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Getting a VPN client installed and working properly can sometimes be a challenge, but the well-designed ExpressVPN website has clearly been set up to keep hassles to an absolute minimum.
Log in to your account dashboard, for instance, and you don’t have to hunt for a Download link. The website detects the type of device you’re using, displays a Download button for that client, and enables grabbing a copy with one click.
If you need something for another platform, clicking ‘Set up on all your devices’ takes you to a huge list of options, including Windows, iOS, Amazon Fire, Mac, Android, Linux and more. Tapping any of these displays more download links and instructions.
Even these are far more helpful than you would expect. Tap the ‘Android’ link with most VPNs and you’ll probably just be redirected to Google Play. ExpressVPN has a Play Store link, but it also gives you a QR code, a button to email yourself a setup link (ideal if you need to install it on another device), and even an option for experts to directly download the APK file.
In a neat setup touch, ExpressVPN doesn’t force you to find and manually enter your username and password. Instead, all you have to do is copy the unique activation code displayed on your download page, and paste it into the client when you’re asked. The software then automatically sets up your login credentials, and you won’t have to think about usernames and passwords, at all. (Very handy if, say, you’re using a password manager and don’t even know what your passwords are.)
Your other option is to set up a third-party OpenVPN client. ExpressVPN makes this much easier by providing sensibly named OVPN configuration files (my_expressvpn_argentina_udp.ovpn, as opposed to something like NordVPN’s ar1.nordvpn.com.udp1194.ovpn), and we had the OpenVPN Connect client up and running within minutes.
The ExpressVPN Windows app has a comfortable and familiar interface which immediately makes you feel at home. A big On/Off button allows you to activate the service when required, a clear status display shows you the current server, a Choose Location button enables picking something else, and a menu button top-left gives speedy access to other features.
There are a host of ways to choose the best server. A Smart Location feature picks your closest option. You can double-click a country to access its best location, or browse every location within a country and choose one manually. A Search box allows you to find locations by keyword, you can add individual locations to a Favorites list, and your last location is always just a click away.
The app makes smart use of its system tray icon, too. Right-clicking displays a menu which includes your last three locations, and choosing one of those will get you connected immediately, without having to open the full app.
A capable Settings dialog allowed us to choose from six protocol variations: ExpressVPN’s Lightway in UDP or TCP forms, OpenVPN UDP or TCP, L2TP – IPSec and IKEv2. (ExpressVPN has announced that L2TP and IKEv2 are to be dropped, though, so you’ll soon have a straight Lightway or OpenVPN choice.)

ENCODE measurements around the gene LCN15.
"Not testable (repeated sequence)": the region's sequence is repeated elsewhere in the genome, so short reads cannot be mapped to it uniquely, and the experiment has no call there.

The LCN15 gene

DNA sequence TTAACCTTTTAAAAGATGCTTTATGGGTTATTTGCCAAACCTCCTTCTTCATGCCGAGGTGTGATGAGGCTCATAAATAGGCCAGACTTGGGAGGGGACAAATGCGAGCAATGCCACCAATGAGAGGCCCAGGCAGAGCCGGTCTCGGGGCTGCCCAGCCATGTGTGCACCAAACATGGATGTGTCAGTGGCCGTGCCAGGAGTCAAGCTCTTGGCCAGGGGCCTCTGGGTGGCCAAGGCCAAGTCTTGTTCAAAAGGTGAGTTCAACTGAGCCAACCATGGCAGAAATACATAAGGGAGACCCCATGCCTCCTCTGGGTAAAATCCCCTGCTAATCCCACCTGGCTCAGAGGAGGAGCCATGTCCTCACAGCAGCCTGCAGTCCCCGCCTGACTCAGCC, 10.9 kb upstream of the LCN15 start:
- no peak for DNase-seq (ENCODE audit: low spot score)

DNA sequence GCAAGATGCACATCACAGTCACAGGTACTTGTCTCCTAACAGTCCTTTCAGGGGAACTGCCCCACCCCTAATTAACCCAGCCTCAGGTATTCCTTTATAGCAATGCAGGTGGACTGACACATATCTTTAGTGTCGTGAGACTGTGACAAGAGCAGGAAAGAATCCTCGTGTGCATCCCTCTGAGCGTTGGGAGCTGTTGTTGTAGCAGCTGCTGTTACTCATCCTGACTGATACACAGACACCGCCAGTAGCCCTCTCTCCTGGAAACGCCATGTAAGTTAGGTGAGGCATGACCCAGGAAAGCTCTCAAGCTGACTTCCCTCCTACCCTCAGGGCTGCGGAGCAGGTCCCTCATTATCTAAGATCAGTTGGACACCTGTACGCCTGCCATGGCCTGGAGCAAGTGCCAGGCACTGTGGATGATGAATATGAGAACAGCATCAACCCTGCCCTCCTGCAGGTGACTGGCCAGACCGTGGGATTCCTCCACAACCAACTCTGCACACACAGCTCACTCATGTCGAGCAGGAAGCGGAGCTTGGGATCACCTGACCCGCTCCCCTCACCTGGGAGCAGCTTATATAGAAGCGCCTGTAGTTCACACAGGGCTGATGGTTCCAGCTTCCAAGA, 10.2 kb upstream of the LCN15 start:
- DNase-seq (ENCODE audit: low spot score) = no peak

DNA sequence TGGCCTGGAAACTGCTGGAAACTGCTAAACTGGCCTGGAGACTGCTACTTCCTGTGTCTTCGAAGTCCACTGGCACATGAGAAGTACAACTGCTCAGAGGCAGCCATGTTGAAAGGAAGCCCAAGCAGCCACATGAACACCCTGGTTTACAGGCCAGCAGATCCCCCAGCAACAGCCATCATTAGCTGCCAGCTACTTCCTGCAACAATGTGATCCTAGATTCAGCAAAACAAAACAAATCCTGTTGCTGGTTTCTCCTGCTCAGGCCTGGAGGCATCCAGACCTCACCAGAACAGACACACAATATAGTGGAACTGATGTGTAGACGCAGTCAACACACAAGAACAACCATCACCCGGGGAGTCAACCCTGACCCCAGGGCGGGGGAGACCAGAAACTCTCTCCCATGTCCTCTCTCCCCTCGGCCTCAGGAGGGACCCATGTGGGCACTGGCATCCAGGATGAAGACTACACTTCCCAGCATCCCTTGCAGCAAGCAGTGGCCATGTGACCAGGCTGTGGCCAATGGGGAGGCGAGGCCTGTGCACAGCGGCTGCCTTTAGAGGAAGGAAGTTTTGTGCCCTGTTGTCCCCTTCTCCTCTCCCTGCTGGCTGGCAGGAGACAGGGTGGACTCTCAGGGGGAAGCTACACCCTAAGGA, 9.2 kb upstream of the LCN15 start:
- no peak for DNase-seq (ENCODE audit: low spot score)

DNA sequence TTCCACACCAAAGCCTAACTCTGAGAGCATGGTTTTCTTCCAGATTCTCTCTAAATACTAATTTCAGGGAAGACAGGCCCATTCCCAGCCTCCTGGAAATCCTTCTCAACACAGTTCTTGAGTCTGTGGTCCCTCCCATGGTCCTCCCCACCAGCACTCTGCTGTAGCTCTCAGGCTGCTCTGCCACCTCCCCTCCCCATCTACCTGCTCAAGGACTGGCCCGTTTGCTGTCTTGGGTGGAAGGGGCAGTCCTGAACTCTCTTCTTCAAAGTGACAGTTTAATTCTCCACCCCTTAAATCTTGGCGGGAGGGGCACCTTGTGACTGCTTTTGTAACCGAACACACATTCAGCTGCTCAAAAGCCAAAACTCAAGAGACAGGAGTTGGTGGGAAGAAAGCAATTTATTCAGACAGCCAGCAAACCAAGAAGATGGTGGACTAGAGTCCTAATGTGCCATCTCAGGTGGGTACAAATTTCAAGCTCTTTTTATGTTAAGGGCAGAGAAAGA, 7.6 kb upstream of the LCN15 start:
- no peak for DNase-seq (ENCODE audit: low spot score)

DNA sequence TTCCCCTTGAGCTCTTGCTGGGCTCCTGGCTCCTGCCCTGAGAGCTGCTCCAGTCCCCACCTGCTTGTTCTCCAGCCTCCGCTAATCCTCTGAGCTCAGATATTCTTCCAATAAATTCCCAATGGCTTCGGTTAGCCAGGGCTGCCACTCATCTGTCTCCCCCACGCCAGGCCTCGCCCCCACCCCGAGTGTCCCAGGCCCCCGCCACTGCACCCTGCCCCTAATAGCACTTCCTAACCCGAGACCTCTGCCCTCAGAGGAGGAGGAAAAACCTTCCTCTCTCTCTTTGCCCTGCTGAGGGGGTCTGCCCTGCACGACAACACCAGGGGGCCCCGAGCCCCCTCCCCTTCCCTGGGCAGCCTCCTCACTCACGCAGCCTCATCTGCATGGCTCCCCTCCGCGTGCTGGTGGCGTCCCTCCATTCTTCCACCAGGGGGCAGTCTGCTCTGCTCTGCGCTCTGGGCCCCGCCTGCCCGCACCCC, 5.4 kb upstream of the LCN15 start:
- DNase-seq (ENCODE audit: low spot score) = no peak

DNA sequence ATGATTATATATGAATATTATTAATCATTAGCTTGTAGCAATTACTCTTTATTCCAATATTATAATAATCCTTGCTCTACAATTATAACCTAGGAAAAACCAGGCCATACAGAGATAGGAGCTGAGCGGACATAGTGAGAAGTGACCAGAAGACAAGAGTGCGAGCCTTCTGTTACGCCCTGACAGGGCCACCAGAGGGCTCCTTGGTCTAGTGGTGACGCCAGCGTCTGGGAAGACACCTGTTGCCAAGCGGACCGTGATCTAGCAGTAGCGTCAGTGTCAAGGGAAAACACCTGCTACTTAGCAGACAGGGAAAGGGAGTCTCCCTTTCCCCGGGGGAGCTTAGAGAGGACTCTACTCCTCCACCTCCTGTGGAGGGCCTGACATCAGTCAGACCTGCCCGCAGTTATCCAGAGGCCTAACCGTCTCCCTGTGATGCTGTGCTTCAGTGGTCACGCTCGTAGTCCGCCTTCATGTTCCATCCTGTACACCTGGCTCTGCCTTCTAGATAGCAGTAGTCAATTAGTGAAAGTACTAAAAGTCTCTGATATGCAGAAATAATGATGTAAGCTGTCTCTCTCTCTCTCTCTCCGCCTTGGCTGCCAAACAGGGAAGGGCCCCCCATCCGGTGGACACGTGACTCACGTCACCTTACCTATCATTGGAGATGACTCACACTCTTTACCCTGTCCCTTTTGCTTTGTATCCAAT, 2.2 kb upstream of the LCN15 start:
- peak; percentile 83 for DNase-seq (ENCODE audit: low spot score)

Elsewhere, a kill switch blocks all internet traffic if the VPN connection drops, reducing the chance of any data leaks. There’s no setup involved with this, it’s enabled by default, and always ready to protect your privacy.
It works, too. We used multiple tricks to forcibly close both OpenVPN and IKEv2 connections, but the client handled everything perfectly, blocking internet traffic, keeping us informed with a desktop notification, and reconnecting in seconds.
Low-level technical touches include basic IPv6 leak protection, and the ability to access devices on the local network when you’re connected to the VPN.
One highlight of the app is its support for split tunneling, a smart technology which enables defining which apps use the VPN, and which use your regular internet connection. If an application won’t work when your VPN is up (an email client, say), you can make it use your normal internet connection instead. And if you’re gaming, redirecting game traffic out of the VPN tunnel should improve performance.
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ExpressVPN’s Mac app looks much like the Windows app, at least initially: it shows the current location, a Settings icon, a big Connect button and nothing else to get in the way. Even newbies will figure out what to do immediately.
There are some small interface differences, and they’re mostly improvements. The Windows app only displays your last two locations in its Recent list, for instance, but the Mac app has a separate Recent tab where it lists many more.
The Mac Settings box is presented a little differently, but the options are organized in exactly the same way. And if you’re used to Mac VPN apps which leave out most of the more advanced Windows features, good news: this one has the kill switch, WireGuard and OpenVPN support, IPv6 leak protection and more.
There is one significant omission: there’s no split tunneling on the Mac. But the app makes up for that with ExpressVPN’s tracker and malware-blocking Threat Protection (not yet available on Windows). We didn’t test this in depth and can’t give a definitive verdict on how effective it is, but any extra layer of protection is welcome. (And if it causes you any issues, you can always turn it off.)